Posted: Wednesday, January 19, 2022
Bin Fu, MD, PhD, of the First Affiliated Hospital of Nanchang University, China, and colleagues appear to have established and validated a prognostic signature comprising 11 genes involved in lipid metabolism, which may serve as an indicator for predicting the therapeutic effect of immunotherapy in patients with bladder cancer. A detailed report of the study was published in the journal Lipids in Health and Disease.
“Increasing evidence has confirmed that immune cell infiltration was strongly associated with the development, progression, and prognosis, as well as the treatment of bladder cancer,” said the authors. “The prognostic signature was an independent prognostic indicator, and [it] was correlated with immune cell infiltration.”
The authors acquired lipid metabolism–related genes from the Molecular Signature Database. The Cancer Genome Atlas and Gene Expression Omnibus data sets were used to obtain lipid metabolism–related gene mRNA expression and patient clinical data. The study investigated the prognosis, small-molecule drugs for treatment, and immunologic characters of patients with bladder cancer.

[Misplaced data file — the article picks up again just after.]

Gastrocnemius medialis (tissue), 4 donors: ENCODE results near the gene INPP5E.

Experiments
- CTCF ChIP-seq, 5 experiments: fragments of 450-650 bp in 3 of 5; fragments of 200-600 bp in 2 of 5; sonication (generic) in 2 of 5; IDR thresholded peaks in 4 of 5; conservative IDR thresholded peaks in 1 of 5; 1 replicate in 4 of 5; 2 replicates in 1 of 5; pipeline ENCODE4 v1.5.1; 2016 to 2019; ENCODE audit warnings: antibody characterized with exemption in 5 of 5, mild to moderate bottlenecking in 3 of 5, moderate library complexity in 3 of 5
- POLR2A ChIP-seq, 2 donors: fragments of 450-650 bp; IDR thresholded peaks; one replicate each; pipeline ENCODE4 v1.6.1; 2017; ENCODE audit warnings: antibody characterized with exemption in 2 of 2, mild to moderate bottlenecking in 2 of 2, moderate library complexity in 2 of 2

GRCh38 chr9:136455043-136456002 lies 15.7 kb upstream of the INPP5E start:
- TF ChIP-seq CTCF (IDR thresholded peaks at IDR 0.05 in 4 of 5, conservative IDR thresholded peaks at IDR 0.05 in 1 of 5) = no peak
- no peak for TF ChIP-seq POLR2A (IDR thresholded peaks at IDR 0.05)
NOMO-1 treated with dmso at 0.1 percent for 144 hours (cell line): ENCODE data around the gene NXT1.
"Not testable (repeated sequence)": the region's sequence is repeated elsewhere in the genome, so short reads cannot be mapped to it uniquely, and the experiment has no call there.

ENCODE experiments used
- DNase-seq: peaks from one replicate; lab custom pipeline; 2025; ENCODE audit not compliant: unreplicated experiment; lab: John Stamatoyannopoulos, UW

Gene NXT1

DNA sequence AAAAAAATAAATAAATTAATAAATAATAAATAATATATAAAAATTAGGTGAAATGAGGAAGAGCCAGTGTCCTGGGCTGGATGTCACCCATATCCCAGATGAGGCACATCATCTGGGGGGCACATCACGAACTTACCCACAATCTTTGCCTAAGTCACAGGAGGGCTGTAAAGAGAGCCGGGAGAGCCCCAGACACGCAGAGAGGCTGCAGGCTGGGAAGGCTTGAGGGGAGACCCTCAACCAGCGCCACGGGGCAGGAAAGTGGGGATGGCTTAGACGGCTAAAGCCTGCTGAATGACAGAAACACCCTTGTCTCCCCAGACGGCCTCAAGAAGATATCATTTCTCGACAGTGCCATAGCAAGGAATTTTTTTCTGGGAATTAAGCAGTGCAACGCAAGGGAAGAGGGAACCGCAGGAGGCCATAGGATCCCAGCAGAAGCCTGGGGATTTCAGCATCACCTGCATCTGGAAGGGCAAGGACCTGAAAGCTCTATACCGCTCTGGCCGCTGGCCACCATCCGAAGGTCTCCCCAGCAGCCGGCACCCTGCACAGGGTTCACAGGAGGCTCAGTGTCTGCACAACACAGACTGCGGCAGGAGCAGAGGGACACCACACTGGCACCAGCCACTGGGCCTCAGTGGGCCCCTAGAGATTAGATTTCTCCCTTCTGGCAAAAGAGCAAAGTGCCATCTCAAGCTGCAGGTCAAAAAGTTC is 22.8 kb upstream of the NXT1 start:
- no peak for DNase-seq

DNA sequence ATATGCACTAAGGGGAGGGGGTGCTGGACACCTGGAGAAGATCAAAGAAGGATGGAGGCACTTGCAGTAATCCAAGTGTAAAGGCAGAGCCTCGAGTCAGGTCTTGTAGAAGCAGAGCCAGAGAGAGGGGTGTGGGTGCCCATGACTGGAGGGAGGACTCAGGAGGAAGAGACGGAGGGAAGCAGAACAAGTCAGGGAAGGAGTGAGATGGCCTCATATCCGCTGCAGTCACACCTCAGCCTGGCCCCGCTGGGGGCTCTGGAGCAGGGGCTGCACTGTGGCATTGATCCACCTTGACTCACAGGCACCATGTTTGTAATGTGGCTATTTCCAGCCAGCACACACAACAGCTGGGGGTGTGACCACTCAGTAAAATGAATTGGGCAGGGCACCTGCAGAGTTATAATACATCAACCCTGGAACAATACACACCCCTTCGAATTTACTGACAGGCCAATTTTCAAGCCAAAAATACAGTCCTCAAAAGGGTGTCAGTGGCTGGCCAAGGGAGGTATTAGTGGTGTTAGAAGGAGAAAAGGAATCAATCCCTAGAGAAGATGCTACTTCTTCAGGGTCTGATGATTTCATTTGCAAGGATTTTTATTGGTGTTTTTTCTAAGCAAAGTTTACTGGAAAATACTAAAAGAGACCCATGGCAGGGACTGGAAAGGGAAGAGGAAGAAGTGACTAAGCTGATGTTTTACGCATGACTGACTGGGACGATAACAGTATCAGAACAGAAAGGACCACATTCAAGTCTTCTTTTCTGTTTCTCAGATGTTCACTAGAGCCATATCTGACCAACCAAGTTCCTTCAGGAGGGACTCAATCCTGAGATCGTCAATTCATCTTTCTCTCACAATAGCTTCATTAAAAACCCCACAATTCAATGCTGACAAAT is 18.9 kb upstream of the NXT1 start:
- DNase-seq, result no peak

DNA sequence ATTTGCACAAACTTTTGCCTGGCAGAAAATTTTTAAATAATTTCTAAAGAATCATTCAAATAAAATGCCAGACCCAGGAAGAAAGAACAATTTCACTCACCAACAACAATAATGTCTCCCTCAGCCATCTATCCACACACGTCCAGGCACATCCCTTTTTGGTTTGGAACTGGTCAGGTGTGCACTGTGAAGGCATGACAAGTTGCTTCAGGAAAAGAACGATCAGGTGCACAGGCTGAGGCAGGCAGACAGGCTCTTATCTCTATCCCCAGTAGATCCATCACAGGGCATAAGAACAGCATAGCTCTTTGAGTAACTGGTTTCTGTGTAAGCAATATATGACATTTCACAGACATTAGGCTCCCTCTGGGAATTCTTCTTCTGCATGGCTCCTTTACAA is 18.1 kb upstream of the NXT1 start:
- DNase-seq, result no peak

The study appears to have validated 11 lipid metabolism–related genes to predict the prognosis of patients with bladder cancer. Regulatory T-cell and dendritic cell activation seemed to be significantly elevated in the low-risk group compared with the high-risk group; regulatory T cells may promote tumor progression by suppressing effective antitumor immunity and reducing immunotherapy benefits. Patients in the high-risk group had higher expression of PD-1, CTLA-4, PD-L1, HAVCR2, and LAG-3 than those in the low-risk group, which may play a role in the unfavorable prognosis of this population. The authors identified five small-molecule drugs that may be candidates for the treatment of patients with bladder cancer.
Disclosure: The study authors reported no conflicts of interest.